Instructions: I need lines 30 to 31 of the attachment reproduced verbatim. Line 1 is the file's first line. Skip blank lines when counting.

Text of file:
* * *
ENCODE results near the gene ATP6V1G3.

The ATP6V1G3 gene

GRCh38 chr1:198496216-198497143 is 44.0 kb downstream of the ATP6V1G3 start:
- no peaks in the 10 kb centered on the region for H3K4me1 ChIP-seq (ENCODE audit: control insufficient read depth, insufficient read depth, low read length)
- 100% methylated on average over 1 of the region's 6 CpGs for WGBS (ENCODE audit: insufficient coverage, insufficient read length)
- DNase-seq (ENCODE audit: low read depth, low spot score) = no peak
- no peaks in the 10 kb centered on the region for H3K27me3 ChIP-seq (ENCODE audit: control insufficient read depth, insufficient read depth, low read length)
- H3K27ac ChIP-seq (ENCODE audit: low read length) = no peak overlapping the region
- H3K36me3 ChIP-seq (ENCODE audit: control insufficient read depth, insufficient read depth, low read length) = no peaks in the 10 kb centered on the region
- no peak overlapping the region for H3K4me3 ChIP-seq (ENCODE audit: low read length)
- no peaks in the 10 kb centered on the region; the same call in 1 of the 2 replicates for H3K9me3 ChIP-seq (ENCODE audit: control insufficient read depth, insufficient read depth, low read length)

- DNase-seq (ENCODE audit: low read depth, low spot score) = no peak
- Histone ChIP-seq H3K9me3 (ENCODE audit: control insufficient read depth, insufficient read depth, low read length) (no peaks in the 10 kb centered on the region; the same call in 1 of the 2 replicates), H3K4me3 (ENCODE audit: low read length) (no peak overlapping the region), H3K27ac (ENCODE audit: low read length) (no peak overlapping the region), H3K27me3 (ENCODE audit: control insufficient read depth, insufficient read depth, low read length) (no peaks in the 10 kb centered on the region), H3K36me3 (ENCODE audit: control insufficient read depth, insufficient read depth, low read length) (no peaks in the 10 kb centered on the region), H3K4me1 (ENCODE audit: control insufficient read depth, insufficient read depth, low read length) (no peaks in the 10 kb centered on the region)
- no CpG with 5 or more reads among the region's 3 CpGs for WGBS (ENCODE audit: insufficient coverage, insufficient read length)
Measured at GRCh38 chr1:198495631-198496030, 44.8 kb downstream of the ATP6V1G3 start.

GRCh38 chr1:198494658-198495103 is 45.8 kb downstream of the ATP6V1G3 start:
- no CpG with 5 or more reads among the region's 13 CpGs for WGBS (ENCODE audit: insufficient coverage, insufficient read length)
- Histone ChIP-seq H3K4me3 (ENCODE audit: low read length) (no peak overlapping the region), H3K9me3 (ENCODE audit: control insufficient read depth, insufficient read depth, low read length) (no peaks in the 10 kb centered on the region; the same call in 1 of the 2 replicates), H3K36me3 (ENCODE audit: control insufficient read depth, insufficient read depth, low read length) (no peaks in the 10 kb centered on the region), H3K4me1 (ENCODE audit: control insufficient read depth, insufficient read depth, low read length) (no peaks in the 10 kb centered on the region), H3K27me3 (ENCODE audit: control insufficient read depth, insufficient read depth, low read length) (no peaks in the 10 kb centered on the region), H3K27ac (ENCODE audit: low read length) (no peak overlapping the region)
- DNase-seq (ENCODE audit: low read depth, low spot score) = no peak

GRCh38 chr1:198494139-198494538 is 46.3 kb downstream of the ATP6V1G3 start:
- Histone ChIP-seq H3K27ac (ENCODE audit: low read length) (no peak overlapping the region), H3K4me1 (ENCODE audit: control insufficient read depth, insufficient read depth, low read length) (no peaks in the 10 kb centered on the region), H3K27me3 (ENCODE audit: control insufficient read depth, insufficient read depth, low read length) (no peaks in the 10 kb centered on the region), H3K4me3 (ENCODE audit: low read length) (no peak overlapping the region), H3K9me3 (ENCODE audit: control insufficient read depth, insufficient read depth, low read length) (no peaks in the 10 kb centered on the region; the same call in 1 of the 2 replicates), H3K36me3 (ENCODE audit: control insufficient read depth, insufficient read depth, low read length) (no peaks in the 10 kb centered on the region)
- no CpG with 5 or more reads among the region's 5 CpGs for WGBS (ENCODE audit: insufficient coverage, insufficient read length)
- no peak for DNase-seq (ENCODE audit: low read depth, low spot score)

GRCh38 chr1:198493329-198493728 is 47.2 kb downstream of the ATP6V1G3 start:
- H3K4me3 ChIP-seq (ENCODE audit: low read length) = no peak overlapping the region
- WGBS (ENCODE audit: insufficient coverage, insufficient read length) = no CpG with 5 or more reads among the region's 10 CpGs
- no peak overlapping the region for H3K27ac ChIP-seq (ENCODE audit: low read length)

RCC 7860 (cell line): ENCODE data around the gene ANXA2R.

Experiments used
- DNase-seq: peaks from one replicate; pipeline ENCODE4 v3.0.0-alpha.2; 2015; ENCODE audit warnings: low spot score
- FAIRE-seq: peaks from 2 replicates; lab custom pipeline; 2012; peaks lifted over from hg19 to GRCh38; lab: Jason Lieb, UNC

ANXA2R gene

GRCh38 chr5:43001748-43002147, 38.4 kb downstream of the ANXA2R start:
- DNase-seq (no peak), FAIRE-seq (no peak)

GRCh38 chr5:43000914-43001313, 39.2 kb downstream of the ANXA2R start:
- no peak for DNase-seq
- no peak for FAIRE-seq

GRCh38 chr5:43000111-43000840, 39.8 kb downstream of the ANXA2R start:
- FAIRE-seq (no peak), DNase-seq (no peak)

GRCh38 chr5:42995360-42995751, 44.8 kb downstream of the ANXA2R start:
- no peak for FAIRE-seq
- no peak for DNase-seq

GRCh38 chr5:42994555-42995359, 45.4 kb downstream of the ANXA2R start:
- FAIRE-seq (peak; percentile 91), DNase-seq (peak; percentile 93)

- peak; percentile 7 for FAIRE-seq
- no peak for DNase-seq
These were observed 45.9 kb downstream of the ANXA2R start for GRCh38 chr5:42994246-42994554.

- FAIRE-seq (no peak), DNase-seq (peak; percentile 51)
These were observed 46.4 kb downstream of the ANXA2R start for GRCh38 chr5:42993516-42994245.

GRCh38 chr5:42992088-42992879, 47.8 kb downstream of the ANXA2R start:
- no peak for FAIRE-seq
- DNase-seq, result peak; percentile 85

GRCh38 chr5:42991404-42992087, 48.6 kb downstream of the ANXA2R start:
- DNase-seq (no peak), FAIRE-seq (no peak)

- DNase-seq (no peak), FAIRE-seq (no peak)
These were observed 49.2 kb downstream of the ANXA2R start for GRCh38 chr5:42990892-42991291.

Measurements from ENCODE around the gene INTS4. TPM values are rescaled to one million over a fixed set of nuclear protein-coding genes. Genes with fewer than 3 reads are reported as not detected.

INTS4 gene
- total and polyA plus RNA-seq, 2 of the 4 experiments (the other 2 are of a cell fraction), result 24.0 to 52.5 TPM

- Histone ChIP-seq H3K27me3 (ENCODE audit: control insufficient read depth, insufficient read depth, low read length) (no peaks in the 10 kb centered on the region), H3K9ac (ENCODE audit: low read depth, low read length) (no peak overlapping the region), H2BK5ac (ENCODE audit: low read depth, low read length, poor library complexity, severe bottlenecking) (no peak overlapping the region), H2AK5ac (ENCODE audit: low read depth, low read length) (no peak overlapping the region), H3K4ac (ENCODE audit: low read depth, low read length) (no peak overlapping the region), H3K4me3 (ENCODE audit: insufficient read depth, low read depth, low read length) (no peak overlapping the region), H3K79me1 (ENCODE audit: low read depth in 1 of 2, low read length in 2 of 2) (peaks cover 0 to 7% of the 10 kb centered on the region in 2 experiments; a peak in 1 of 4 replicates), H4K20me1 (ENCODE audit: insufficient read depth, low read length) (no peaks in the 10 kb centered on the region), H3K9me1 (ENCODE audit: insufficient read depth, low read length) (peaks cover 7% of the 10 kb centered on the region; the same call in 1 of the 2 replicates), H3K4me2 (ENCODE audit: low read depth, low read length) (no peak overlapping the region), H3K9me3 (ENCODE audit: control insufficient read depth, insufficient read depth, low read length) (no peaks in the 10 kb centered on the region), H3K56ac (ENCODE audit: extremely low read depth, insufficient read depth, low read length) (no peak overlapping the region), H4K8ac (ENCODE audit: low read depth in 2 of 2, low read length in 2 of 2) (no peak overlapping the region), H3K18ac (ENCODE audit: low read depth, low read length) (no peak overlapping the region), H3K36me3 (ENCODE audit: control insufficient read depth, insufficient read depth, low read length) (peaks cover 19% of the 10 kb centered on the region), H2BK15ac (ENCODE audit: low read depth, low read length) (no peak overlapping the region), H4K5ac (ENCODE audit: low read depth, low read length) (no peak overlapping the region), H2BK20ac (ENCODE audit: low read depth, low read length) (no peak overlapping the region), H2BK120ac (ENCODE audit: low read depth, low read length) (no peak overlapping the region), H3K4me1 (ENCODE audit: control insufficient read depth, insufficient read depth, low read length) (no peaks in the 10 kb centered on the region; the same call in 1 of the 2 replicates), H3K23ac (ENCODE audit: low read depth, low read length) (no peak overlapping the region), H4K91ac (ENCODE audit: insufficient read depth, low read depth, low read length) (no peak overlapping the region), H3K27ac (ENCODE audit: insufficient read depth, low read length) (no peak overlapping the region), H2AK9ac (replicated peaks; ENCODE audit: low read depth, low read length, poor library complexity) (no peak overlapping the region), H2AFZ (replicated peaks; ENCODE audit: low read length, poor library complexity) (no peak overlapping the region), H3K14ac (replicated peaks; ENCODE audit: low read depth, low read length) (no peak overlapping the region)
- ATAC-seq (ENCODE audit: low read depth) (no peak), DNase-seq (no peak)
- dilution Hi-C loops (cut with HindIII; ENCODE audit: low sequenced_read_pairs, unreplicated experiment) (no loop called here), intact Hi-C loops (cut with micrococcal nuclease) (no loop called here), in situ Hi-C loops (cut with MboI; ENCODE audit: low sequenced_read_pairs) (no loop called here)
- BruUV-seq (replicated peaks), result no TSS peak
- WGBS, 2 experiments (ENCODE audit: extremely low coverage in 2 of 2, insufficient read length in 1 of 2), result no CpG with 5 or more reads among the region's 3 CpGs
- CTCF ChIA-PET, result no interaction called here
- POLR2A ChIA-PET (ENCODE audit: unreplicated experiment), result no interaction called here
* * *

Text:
- DNase-seq: peaks from one replicate; pipeline ENCODE4 v3.0.0-alpha.2; 2015; ENCODE audit warnings: low spot score
- FAIRE-seq: peaks from 2 replicates; lab custom pipeline; 2012; peaks lifted over from hg19 to GRCh38; lab: Jason Lieb, UNC